Life After Graduation



The Sunday before Margaret Boyd became the first female graduate of Ohio University, she reported in her diary that the preacher had told” the boys that they may well be proud that they belong to the class that contains the first lady graduate.” This statement brought tears to her eyes, both because she was proud of her accomplishments and because others recognized her contribution to the history of the institution.1 The support she found in the community in Athens did not extend equally to all coeducational colleges and universities, for despite women’s accomplishments in the classroom, there was still apprehension about the roles the female graduates would take on in society. The varied outcomes of women’s higher education, with graduates finding employment, while still pursuing traditional female roles, forced many of the remaining opponents to concede that university coeducation would not bring about the end of the human race.


Female Student Married Woman Woman Student Female Graduate Woman Graduate 
These keywords were added by machine and not by the authors. This process is experimental and the keywords may be updated as the learning algorithm improves.


Unable to display preview. Download preview PDF.

Unable to display preview. Download preview PDF.


  1. 3.
    T. Claye Shaw, “The Collegiate Training of Women,” in The Edinburgh Medical Journal Vol. XV, ed. G. A. Gibson and Alexis Thomson (Edinburgh and London: Young J. Pentland, 1904), 445.Google Scholar
  2. 4.
    B. L. Hutchins, “Higher Education and Marriage,” in The Education Papers: Women’s Quest for Equality in Britain, 1850—1912, ed. Dale Spender (London: Koutledge & Kegan Paul, 1987), 333.Google Scholar
  3. 6.
    D. I. Mackay, Geographical Mobility and the Brain Drain: A Case Study of Aberdeen University Graduates, 1860–1960 (London: George Allen and Unwin, 1969), 171–180.Google Scholar
  4. 17.
    Robert C. Alberts, Pitt: The Story of the University of Pittsburgh, 1181–1981 (Pittsburgh: University of Pittsburgh Press, 1986), 48Google Scholar
  5. 18.
    Ruben Gold Thwaites, ed., The University of Wisconsin: Its History and its Alumni (Madison,” WI: J. N. Purcell, 1900), 522, 572.Google Scholar
  6. 24.
    James Coutts, A History of the University of Glasgow: From its Foundation in 1451 to 1909 (Glasgow: J. Maclehose and Sons, 1909), 459.Google Scholar
  7. 30.
    Mercy Grogan, How Women May Earn a Living (London, Paris, and New York: Cassell & Company, 1883), iii.Google Scholar
  8. 40.
    David G. Sansing, The University of Mississippi: A Sesquicentennial History (Jackson: University Press of Mississippi, 1999), 137–138.Google Scholar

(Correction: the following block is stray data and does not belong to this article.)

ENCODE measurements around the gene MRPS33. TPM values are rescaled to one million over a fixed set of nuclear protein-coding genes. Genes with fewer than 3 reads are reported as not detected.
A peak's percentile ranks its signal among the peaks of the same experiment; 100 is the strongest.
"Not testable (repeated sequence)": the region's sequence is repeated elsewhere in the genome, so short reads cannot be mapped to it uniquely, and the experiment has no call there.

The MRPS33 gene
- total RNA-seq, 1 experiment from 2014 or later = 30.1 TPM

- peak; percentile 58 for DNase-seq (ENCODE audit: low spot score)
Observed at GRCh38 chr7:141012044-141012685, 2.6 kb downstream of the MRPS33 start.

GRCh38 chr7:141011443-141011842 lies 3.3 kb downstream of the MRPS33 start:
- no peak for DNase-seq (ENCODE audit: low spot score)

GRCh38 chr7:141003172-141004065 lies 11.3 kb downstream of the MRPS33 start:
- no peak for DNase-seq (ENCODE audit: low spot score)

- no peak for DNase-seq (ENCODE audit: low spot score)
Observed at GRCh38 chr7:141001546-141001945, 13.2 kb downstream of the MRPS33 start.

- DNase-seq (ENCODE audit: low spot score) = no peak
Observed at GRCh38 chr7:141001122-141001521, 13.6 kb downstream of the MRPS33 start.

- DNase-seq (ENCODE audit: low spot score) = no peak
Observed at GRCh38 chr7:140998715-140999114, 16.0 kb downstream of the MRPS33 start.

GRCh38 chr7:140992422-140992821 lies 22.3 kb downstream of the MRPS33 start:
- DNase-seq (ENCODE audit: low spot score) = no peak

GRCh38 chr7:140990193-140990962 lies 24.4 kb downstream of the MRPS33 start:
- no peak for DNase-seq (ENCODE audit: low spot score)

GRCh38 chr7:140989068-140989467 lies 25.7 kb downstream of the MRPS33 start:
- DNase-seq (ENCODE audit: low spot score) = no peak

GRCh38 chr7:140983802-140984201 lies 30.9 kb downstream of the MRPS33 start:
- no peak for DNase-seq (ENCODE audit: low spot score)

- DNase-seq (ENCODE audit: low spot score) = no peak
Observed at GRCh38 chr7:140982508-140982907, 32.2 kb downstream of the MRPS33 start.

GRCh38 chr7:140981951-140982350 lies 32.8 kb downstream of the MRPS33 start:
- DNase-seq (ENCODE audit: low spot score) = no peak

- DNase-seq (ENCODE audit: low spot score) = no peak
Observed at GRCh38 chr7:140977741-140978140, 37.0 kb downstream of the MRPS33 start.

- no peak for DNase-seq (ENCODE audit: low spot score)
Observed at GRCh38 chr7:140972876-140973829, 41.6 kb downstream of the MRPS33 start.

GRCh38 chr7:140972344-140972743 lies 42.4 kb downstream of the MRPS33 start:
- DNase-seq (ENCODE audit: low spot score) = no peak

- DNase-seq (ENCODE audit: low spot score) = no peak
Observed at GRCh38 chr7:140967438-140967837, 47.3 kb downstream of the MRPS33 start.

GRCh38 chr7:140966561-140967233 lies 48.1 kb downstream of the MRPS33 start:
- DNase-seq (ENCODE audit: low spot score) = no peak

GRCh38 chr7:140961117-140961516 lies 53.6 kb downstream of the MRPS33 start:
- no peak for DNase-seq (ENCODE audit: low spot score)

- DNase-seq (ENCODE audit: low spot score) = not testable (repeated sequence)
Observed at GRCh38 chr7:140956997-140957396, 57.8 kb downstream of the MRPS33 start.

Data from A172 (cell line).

9. 61.
    William Johnston, ed., Roll of the Graduates of the University of Aberdeen 1860–1900, Aberdeen University Studies: No. 18 (Aberdeen: Aberdeen University Press, 1906), 670Google Scholar
  10. 63.
    Frances E. Willard, Woman and Temperance: Or, The Work and Workers of The Woman’s Christian Temperance Union (Hartford, CT: James Betts & Co., 1883), 608.Google Scholar
  11. 64.
    Sarah P. Morrison, Among Ourselves: To A Mother’s Memory Vol. I: Out of North Caro/íníi(Plainfield, IN: Publishing Association of Friends, 1901)Google Scholar
  12. 66.
    Judith Barger, Elizabeth Stirling and the Musical Life of Female Organists in Nineteenth-Century Englanâ (Aldershot, England, and Burlington, VT: Ashgate, 2007), 17Google Scholar
  13. Derek B. Scott, The Singing Bourgeois: Songs of the Victorian Drawing Room and Parlour (Milton Keynes and Philadelphia: Open University Press, 1989), 64.Google Scholar
  14. 67.
    Emily Janes, The Englishwoman’s Year Book and Directory 1900 (London: Adam and Charles Black, 1900), 136.Google Scholar
  15. 69.
    James D. Brown and Stephen S. Stratton, British Musical Biography: A Dictionary of Musical Artists, Authors and Composers, born in Britain and its Colonies (Birmingham: S. S. Stratton, 1897), 197.Google Scholar
  16. 80.
    John Malcolm Bulloch, ed., College Carols (Aberdeen: D. Wylie and Son, 1894), 28, Line 10.Google Scholar
  17. 10.
    John Malcolm Bulloch, A History of the University of Aberdeen 1495–1895 (London: Hodder and Stoughton, 1895), 210–211.Google Scholar
  18. 11.
    A. L. Brown and Michael Moss, The University of Glasgow. 1451–1996 (Edinburgh: Edinburgh University Press, 1996), 71.Google Scholar
  19. 12.
    Ronald Gordon Cant, The University of St. Andrews: A Short History (Edinburgh: Scottish Academic Press, 1970), 132Google Scholar
  20. 25.
    Christina Sinclair Bremner, Education of Girls and Women in Great Britain (London: Swan Sonnenschein & Co., 1897), 151.Google Scholar

Copyright information

© Christine D. Myers 2010

Authors and Affiliations

There are no affiliations available

Personalised recommendations